Thursday, August 6, 2009

how long does it take to do a dozen portraits?

According to my recent experience with yipieyaya studio, a whole day from 10am to 7pm, apparently. In what must be the most poorly organized shoot I've ever seen, the participants - winners of a scholarship - were called in at 10am to be made up. Fair enough. Except then they were made to stand around and wait for several hours until they started shooting. And of course whichever assistant was supposed to organize the shoot failed to notify people that the time slots were switched around.

How on earth can it possibly take a supposedly professional studio NINE hours to produce a few useable shots per person for twelve people? Perhaps the group shots yield a clue: despite shooting a tethered MF rig, and having TWO people reviewing images as they popped up live, almost every single shot - of perhaps a hundred - was misframed; limbs were cut off, proportions out, compositions imbalanced. At least they could have cropped a little, considering they were using a Phase One P45.

It gets better. The makeup was poor and unevenly caked; you'd definitely have to retouch that for advertising use. Personally, I've always tried to skip non-critical makeup (only mascara and hair; skin tone, texture and eyeshadow etc can be sorted out in post.)

I'm surprised the client stood for that. (A big international advertising agency with two nearly consecutive alphabets representing the initials of their name.)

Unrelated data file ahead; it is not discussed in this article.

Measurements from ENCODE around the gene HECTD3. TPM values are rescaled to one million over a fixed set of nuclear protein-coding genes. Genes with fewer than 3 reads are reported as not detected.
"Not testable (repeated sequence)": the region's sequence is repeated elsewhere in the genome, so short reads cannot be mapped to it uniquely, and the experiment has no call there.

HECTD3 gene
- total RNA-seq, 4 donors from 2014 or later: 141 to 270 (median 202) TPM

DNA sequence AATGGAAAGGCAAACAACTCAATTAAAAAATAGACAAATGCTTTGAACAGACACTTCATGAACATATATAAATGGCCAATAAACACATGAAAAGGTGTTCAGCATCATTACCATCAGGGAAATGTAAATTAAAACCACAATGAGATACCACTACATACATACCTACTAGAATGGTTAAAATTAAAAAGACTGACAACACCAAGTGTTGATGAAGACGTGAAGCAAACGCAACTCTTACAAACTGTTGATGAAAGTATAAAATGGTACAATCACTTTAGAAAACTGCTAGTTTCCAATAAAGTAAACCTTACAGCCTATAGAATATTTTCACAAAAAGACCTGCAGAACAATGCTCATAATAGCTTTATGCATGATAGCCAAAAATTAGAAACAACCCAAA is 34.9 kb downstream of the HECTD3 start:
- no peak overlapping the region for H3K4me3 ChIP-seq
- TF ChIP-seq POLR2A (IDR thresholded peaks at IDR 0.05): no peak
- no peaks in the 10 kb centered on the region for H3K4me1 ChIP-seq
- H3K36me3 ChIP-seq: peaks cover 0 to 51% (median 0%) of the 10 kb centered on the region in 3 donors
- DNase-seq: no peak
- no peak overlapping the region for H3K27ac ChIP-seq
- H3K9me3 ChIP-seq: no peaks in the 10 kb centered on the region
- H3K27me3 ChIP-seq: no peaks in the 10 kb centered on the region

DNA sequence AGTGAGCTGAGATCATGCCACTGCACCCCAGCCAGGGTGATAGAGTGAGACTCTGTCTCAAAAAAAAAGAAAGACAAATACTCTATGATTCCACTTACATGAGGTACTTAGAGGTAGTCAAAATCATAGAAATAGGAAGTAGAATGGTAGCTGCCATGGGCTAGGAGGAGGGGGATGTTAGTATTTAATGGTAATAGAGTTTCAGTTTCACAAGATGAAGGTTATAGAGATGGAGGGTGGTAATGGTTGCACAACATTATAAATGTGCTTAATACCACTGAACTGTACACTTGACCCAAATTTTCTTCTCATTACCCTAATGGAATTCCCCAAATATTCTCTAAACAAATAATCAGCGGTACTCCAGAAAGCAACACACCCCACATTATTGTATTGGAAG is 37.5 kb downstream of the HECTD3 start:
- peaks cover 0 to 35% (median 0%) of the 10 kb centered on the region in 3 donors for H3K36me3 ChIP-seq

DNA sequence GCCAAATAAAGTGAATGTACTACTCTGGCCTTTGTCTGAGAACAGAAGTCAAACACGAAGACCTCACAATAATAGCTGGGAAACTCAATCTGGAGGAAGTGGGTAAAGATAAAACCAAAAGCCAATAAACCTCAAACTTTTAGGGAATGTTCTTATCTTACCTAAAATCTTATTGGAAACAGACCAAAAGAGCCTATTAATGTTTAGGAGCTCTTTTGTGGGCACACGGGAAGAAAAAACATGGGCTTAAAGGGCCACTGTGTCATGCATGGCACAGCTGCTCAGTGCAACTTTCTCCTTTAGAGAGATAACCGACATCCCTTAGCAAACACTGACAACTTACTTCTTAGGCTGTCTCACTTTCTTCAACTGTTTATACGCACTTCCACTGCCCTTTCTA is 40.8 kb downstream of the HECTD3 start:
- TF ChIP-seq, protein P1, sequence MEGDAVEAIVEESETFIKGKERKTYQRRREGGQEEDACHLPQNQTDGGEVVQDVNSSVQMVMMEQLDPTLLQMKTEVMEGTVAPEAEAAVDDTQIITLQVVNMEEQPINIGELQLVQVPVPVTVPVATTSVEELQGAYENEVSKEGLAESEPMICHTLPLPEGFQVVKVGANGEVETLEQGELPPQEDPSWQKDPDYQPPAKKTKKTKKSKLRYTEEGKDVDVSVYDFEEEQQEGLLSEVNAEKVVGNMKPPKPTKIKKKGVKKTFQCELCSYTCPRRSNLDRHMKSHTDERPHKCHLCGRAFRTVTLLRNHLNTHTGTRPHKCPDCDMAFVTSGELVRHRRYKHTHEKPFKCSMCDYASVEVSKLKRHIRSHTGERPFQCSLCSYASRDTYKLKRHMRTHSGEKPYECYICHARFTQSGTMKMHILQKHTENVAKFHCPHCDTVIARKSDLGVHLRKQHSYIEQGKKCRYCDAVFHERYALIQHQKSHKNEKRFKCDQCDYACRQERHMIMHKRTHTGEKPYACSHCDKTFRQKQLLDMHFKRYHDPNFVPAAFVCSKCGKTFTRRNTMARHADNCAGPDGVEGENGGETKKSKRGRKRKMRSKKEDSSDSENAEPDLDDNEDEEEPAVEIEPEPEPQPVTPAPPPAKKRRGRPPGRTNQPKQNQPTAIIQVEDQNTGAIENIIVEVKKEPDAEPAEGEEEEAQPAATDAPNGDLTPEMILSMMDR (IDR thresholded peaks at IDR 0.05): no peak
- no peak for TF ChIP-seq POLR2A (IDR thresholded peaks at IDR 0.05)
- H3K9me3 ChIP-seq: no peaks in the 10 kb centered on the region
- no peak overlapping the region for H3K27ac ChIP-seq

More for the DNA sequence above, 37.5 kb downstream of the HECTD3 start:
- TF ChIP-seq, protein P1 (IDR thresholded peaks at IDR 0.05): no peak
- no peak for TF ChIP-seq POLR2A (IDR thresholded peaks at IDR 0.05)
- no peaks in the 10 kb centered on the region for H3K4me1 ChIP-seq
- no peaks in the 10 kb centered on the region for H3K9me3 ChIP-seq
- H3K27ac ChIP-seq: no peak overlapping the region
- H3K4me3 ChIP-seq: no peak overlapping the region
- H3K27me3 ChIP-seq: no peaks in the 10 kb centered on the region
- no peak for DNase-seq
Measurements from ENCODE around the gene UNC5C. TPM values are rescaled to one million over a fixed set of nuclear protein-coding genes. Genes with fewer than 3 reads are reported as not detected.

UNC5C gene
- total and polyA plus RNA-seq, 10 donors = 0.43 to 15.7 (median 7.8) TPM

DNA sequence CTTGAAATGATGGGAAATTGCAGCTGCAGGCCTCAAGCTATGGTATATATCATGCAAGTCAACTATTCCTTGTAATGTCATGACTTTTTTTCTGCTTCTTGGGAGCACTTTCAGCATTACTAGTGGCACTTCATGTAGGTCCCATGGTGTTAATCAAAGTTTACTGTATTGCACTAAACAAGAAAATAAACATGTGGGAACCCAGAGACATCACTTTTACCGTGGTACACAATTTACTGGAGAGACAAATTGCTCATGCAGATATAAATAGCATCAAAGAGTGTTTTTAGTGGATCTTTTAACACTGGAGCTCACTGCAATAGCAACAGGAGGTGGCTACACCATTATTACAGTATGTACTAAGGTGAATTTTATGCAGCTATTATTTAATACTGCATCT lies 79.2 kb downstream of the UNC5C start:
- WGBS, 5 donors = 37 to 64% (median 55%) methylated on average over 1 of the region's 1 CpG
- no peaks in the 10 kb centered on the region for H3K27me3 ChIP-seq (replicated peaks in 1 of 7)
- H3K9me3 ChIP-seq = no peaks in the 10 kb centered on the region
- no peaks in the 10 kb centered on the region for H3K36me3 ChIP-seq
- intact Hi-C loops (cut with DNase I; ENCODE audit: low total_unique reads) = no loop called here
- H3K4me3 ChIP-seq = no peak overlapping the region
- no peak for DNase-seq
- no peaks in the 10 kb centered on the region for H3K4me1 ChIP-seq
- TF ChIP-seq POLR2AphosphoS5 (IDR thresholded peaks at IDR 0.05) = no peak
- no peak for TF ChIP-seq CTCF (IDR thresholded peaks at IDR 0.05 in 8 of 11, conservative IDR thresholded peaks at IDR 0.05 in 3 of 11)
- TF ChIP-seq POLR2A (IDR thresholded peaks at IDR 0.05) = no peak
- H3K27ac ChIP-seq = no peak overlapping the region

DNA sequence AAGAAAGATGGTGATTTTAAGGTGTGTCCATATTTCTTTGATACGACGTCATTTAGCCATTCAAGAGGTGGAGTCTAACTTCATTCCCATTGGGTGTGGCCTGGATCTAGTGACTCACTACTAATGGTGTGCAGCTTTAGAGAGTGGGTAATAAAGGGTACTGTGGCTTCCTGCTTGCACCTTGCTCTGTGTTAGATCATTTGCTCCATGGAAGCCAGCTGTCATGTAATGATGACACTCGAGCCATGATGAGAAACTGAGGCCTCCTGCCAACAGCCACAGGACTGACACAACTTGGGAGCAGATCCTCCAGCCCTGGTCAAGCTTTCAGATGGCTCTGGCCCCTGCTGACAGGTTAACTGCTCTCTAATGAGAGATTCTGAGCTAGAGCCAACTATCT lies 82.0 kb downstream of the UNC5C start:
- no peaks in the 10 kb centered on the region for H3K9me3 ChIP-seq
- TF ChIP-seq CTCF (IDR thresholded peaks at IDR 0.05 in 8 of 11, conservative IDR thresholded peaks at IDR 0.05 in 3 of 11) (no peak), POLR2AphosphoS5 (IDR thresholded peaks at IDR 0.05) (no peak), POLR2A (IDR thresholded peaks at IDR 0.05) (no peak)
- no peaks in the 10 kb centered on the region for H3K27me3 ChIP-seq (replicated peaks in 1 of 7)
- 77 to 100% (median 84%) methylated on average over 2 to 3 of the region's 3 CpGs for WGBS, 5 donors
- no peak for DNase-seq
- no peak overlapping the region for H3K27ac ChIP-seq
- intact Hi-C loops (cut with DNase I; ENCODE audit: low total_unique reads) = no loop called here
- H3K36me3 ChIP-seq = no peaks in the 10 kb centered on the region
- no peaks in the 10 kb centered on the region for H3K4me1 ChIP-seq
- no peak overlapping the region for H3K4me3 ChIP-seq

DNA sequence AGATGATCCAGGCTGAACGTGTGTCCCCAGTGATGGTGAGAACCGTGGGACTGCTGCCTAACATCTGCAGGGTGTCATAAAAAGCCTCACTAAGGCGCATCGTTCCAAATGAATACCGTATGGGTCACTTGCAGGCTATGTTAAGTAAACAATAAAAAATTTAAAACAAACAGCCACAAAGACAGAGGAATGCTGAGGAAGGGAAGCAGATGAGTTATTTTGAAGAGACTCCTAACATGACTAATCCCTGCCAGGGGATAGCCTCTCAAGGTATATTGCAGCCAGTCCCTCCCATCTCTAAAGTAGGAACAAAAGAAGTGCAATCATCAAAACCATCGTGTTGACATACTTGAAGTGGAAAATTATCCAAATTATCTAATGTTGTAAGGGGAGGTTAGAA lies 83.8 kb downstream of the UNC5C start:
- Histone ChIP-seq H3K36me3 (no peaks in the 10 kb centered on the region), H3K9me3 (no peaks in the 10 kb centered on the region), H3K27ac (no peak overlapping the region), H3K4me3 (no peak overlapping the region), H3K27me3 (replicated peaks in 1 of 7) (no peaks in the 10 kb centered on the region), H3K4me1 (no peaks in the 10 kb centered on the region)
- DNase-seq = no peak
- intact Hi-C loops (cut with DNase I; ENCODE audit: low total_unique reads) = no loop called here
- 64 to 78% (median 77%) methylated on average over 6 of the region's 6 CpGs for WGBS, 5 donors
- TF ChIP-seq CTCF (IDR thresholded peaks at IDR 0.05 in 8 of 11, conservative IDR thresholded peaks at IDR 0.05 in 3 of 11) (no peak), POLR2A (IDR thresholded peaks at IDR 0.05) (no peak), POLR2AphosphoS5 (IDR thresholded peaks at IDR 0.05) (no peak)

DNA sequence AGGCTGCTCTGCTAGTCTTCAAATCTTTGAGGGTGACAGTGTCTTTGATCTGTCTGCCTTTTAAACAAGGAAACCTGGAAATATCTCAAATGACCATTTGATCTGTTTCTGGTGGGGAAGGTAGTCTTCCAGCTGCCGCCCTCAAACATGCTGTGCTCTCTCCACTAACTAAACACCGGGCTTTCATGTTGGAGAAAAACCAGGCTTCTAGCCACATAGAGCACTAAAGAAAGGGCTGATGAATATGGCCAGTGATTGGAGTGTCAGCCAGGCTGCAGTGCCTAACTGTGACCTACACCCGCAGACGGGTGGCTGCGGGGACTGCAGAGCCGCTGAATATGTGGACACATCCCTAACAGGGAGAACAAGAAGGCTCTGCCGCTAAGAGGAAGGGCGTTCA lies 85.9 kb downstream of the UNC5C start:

In every commercial shoot I've done, the client has never allowed more time than strictly necessary - because they know we charge proportional to the time required - and even if billed per job, every photographer tries to cut down the time required to fit in more jobs. In one particularly memorable fashion shoot I had to manage fifteen costume changes in one day - with a change of hair and makeup for each, leaving me with about five minutes per set to change lighting and shoot. And I didn't even have an art director telling me what to do, nor did the client have any clue what he wanted.

So, if you're reading this and shooting sequential portraits, think about how you're going to organize it beforehand. Nobody wants to sit around waiting for seven hours while you get your house in order in a leisurely way, nor do they want to do dozens of retakes because you can't get it right the first time. Group portraits should be done first, then release individuals as you're done, and let those at the end leave and come back. Simple.

No wonder this country is nowhere on the photography map - the best here doesn't even make the rank amateur cut overseas.

To make this post remotely photography related and at the risk of offending Fuzzbucket by straying outside the boundaries of photojournalism, I'll include some images from my aforementioned fashion shoot. Everything was shot with a Nikon D3, AFS 24-70/2.8 and lit with multiple speedlights.


  1. FAIL.... not enough boobies... and deploring lack of cleavage... what kinda shit fashion shoot was it? Designer? Model severely underexploited. Call her and tell her I've got a wetsuit assignment coming up.

  2. Some cheap crap out of China, which is why they hired me probably. Model was not a pro model (another symptom of the low budget shoot) and I suspect unpaid so cleavage was left as is.